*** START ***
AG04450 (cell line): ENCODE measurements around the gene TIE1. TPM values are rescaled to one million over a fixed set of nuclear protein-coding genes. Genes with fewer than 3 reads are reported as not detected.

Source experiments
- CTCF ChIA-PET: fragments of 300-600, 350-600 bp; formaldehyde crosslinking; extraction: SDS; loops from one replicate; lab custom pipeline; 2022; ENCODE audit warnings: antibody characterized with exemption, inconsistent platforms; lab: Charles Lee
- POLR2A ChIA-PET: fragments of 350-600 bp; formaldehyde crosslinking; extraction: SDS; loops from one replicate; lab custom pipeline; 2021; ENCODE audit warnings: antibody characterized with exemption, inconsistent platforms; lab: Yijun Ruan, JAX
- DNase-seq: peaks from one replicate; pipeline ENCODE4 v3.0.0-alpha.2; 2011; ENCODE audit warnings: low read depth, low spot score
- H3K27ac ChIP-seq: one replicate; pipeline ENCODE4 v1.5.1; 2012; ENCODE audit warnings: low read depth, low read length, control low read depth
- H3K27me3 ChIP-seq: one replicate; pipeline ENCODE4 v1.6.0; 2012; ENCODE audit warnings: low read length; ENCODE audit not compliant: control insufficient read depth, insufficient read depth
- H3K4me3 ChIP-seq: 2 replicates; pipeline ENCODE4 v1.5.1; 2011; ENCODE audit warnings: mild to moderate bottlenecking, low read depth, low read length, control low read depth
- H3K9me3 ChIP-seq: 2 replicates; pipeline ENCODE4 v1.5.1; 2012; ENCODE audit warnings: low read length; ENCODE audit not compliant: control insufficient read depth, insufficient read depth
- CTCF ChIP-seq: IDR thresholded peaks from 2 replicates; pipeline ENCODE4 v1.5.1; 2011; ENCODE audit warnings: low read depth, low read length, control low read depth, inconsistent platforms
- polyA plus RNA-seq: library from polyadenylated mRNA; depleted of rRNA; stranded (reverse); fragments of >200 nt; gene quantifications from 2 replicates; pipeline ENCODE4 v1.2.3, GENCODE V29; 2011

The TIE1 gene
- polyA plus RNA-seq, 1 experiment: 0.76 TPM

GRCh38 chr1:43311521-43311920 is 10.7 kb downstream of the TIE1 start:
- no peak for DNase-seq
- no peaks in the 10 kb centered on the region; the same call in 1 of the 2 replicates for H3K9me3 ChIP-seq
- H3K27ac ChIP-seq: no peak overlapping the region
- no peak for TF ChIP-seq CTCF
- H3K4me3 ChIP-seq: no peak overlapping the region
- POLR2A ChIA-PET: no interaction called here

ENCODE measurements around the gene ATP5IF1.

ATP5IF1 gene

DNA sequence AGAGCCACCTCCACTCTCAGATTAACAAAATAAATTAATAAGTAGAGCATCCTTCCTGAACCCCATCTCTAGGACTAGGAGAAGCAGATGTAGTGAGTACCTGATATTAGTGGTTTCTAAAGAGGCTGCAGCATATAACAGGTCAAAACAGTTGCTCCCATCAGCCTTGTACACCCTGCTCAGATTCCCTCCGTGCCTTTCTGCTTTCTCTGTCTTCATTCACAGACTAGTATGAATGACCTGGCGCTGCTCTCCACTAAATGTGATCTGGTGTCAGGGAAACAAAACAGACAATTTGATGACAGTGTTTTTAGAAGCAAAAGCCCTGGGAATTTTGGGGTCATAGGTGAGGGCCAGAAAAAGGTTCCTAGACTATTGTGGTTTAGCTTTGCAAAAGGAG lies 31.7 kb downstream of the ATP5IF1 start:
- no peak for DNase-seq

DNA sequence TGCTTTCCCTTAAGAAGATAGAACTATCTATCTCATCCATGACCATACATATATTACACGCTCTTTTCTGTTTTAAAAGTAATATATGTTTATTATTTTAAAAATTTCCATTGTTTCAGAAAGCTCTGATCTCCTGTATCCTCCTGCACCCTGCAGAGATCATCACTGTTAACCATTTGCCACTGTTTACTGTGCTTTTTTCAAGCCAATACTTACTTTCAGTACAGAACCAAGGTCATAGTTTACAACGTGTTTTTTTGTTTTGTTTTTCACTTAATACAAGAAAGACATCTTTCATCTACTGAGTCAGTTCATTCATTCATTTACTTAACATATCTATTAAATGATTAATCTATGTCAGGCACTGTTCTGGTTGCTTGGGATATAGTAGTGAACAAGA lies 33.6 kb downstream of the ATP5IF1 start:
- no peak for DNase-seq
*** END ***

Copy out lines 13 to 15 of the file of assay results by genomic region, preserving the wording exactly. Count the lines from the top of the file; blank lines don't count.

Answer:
- polyA plus RNA-seq, 1 experiment: 0.76 TPM

GRCh38 chr1:43311521-43311920 is 10.7 kb downstream of the TIE1 start:
- no peak for DNase-seq